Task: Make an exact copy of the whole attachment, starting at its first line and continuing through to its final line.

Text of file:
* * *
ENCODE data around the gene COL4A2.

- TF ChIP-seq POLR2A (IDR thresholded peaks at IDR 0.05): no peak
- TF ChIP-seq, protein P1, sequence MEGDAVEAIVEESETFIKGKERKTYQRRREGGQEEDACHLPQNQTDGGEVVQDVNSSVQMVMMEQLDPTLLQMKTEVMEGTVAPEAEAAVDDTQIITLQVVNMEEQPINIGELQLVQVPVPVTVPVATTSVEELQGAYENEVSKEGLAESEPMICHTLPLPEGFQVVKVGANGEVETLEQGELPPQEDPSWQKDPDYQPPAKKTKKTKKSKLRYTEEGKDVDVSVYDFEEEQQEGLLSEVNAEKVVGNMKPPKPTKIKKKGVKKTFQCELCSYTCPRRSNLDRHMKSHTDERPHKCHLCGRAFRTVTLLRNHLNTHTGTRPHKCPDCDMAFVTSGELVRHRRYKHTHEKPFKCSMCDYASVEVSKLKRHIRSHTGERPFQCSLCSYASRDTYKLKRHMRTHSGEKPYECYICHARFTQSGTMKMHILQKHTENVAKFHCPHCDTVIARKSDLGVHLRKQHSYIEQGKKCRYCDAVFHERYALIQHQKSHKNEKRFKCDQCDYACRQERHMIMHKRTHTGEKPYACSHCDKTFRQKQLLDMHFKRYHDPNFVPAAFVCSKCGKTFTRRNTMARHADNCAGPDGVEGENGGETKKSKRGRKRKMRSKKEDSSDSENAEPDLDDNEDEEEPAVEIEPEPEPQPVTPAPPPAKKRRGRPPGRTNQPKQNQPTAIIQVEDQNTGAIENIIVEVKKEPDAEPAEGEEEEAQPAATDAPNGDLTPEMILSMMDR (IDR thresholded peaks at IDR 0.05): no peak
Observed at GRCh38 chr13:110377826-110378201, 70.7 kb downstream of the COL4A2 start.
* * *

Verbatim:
ENCODE data around the gene COL4A2.

- TF ChIP-seq POLR2A (IDR thresholded peaks at IDR 0.05): no peak
- TF ChIP-seq, protein P1, sequence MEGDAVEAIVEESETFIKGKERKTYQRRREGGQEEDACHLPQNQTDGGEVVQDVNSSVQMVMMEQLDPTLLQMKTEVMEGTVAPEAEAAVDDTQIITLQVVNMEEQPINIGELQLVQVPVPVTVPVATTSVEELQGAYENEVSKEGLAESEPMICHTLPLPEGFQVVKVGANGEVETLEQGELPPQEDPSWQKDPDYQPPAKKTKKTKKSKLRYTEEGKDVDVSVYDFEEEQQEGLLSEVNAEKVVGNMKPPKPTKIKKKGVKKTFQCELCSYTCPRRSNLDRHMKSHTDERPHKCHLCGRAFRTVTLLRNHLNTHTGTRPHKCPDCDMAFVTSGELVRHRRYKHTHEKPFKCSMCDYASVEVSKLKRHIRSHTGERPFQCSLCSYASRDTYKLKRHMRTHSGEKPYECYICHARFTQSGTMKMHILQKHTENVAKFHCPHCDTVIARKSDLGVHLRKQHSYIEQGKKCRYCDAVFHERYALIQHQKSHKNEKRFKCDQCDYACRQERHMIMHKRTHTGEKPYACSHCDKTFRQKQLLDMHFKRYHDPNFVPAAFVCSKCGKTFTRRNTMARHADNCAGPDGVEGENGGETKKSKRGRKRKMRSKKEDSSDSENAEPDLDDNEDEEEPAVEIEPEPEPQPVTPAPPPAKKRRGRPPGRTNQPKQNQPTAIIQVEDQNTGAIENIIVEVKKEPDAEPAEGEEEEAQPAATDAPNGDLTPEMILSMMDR (IDR thresholded peaks at IDR 0.05): no peak
Observed at GRCh38 chr13:110377826-110378201, 70.7 kb downstream of the COL4A2 start.